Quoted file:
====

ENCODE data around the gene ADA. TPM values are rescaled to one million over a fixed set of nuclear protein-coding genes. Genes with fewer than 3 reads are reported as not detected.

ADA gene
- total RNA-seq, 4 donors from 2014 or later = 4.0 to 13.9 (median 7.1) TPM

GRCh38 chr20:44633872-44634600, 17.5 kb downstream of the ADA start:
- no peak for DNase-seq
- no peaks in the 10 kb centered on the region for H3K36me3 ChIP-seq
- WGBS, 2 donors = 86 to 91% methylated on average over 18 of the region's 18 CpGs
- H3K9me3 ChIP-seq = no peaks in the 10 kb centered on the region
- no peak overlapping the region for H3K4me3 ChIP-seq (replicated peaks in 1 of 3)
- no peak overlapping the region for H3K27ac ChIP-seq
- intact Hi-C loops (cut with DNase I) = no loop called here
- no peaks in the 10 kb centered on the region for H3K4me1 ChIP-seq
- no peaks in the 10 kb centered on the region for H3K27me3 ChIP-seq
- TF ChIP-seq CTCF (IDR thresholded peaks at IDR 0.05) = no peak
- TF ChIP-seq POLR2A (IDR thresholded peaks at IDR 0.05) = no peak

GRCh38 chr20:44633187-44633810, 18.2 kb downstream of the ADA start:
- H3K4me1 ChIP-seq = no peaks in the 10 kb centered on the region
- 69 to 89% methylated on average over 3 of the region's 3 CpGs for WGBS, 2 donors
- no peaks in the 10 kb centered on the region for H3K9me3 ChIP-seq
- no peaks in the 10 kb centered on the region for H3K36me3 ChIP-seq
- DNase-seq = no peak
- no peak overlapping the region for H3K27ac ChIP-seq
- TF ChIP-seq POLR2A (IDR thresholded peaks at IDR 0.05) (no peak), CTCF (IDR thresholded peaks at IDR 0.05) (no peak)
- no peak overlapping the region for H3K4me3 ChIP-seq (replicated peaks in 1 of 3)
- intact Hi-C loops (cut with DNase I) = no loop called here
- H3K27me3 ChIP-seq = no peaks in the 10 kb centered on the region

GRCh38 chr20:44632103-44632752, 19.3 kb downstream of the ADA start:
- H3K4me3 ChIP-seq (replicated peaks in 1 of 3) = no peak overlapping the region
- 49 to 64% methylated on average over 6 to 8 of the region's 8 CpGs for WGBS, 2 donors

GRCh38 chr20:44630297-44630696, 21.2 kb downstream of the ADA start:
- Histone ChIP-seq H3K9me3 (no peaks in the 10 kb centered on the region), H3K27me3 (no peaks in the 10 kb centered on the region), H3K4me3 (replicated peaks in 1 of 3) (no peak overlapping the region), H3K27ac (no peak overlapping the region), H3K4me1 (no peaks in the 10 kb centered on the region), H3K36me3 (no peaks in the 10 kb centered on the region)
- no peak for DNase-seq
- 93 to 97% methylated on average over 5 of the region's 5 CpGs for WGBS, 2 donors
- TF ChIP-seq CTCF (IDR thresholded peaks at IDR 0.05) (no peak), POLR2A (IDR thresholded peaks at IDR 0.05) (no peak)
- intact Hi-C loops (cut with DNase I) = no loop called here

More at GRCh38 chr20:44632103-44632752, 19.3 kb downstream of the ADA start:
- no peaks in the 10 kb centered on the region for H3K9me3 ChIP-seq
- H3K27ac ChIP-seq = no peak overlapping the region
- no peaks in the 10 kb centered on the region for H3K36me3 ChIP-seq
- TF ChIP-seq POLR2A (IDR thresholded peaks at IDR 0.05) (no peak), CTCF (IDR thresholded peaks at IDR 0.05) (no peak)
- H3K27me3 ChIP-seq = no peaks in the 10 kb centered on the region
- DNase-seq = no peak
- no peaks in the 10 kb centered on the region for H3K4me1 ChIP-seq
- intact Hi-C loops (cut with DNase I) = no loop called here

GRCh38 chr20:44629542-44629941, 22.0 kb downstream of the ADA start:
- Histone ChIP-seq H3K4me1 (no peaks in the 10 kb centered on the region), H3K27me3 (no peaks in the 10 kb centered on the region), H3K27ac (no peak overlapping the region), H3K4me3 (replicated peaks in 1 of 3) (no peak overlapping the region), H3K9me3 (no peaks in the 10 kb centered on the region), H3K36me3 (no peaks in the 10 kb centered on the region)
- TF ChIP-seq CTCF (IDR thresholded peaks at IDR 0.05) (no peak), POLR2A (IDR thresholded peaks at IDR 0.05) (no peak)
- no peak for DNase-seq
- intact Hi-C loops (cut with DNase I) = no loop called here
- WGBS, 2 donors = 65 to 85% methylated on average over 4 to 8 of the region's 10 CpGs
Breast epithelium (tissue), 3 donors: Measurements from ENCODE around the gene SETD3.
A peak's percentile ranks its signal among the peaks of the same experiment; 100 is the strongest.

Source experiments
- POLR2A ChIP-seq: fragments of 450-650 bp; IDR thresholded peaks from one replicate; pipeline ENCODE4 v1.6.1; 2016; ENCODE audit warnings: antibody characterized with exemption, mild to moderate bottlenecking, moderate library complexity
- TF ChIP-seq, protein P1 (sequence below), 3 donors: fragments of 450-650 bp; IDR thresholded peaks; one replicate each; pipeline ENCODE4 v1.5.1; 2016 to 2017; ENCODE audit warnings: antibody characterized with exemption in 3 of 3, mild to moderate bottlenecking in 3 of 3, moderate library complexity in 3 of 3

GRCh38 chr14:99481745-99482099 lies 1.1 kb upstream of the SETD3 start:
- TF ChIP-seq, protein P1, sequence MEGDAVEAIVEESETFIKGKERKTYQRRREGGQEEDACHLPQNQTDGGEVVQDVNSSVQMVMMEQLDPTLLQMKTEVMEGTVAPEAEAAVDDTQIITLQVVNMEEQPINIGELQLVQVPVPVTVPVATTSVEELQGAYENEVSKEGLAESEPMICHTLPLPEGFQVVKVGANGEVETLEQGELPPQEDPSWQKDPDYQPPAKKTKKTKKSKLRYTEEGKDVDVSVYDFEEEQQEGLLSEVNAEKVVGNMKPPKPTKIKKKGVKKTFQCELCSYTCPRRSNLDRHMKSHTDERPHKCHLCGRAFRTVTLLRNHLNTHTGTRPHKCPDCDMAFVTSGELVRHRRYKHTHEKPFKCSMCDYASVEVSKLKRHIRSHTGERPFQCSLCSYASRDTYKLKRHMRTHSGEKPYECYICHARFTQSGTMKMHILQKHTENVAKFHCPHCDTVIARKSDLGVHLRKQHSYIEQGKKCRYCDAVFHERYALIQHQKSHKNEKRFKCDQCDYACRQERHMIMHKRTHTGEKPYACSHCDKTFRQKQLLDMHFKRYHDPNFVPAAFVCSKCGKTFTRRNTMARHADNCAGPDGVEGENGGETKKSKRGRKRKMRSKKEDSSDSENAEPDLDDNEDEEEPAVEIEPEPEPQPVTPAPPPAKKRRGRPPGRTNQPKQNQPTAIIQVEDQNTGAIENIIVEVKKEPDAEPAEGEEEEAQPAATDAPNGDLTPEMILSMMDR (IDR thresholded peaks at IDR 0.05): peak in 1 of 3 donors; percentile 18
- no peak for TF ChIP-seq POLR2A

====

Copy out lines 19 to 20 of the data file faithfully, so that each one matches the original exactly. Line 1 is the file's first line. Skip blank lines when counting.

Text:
- no peaks in the 10 kb centered on the region for H3K9me3 ChIP-seq
- no peaks in the 10 kb centered on the region for H3K36me3 ChIP-seq